Roughly 30 percent of adults in the United States experienced joint pain or stiffness in 2006, according to a National Health Interview Survey. The most common cause is arthritis -- the term for chronic joint inflammation. Although particular foods are not known to cause joint problems, your overall diet may contribute. If you suspect a correlation between meat and your joint symptoms, or if your symptoms are severe, seek guidance from your doctor.
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If your joint pain flares up shortly after eating red meat, you may have a painful form of arthritis called gout. After eating foods containing purines, which occur naturally in most foods, your body produces a waste product called uric acid. Gout occurs when your uric acid levels become excessive and form crystals that gather in a single joint. Meat contains more purines than most other foods. Although dietary factors are not the main cause of gout for most people, according to Johns Hopkins Medicine, or JHM, purine-rich foods, including meats, may trigger or exacerbate your symptoms. Having a genetic predisposition for gout increases your risk significantly. Gout symptoms often arise suddenly, in episodes known as gout attacks. They can affect various joints, but the joint in your big toe is the most common.
Meat contains omega-6 fatty acids, which can increase inflammation, particularly when you consume too few omega-3 fatty acids, which are prevalent in cold-water fish, flax seeds and walnuts, according to Arthritis Today. The more meat you consume, the less room you have in your diet for beneficial foods and the greater your risk becomes for joint inflammation, pain and stiffness. Gout symptoms can also form gradually as your intake of purine-rich foods increases. If your joints have been injured, it's possible that eating inflammatory foods, such as fatty meats, will worsen your symptoms or slow the healing process.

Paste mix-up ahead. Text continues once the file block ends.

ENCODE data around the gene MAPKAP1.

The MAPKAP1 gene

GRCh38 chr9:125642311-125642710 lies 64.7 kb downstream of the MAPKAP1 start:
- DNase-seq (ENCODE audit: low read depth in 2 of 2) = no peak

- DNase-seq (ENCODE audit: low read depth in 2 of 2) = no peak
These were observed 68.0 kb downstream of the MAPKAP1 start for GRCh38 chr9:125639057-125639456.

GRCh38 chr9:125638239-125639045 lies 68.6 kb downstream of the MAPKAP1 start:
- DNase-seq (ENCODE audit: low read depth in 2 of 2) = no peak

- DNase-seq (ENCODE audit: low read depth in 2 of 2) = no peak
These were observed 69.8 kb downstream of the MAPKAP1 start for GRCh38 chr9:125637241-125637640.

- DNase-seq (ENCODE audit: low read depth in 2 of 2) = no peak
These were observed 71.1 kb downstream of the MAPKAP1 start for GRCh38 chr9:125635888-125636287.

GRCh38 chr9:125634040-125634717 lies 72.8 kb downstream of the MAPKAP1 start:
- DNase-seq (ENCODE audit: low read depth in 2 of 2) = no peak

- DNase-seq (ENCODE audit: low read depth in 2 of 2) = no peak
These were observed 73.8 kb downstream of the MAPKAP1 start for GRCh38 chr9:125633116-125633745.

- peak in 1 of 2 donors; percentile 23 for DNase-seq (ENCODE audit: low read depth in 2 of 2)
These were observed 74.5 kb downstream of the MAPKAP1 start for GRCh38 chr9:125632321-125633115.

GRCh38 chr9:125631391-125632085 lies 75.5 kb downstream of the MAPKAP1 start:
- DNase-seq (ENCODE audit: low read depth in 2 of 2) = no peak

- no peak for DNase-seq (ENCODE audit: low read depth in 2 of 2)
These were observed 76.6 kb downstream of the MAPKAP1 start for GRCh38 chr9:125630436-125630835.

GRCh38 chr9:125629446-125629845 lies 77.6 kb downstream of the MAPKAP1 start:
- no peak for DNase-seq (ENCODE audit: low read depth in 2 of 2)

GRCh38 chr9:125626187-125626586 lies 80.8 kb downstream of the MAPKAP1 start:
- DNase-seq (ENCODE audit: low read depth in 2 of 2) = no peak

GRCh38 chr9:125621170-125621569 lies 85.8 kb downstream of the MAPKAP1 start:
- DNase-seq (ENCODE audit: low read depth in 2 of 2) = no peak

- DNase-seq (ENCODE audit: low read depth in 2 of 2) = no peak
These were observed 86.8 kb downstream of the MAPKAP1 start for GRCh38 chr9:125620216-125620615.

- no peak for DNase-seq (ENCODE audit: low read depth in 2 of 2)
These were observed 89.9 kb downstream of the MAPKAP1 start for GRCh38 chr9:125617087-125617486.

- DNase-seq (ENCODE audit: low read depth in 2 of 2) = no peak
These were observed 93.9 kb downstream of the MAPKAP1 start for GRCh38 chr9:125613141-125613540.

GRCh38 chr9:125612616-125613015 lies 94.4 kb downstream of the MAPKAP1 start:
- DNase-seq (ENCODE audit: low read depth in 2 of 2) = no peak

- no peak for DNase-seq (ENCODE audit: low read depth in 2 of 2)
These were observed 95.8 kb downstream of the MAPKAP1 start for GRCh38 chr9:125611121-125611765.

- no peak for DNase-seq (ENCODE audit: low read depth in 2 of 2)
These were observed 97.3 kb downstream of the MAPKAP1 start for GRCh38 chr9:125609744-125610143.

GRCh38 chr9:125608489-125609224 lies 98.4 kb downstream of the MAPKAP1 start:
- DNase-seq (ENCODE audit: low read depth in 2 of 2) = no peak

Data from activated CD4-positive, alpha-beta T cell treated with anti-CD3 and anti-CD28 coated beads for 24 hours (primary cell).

Other Problem Foods
The unhealthy fats in meat are generally considered more problematic than the meat itself when it comes to joint pain. If your meal or overall diet contains other sources of unhealthy fats, they may also contribute to your symptoms. Non-meat saturated fat sources include egg yolks, fried foods and high-fat dairy products, such as whole milk, cheese, ice cream and butter. Trans-fatty acids can also trigger inflammation, according to the Linus Pauling Institute at Oregon State University. Common sources include stick margarine, shortening and commercially prepared cookies, cakes, crackers, frosting, chips and pastries. Other purine-rich foods that may contribute to gout pain include sardines, anchovies and yeast, which is prevalent in bread.
To lower your uric acid levels and guard against gout, choose plant-based protein sources, such as beans, lentils and tofu, instead of meat most often. Low-fat dairy products may also help minimize gout symptoms, according to JHM. Plant-based protein sources also provide saturated fat-free alternatives to fatty meats, whether you have gout or inflammation related to other conditions. Meats low in saturated fat include skinless-white meat poultry, extra-lean ground beef and lean pork. For heightened benefits, prepare foods using heart-healthy cooking techniques, such as baking, broiling, steaming and grilling with olive oil instead of frying.
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- Centers for Disease Control and Prevention: Percentage of Adults* Reporting Joint Pain or Stiffness,† --- National Health Interview Survey, United States, 2006
- Johns Hopkins Medicine: Gout and Diet
- Arthritis Today: Diets for Arthritis: Eat to Beat Joint Inflammation
- Linus Pauling Institute: Two Faces of Inflammation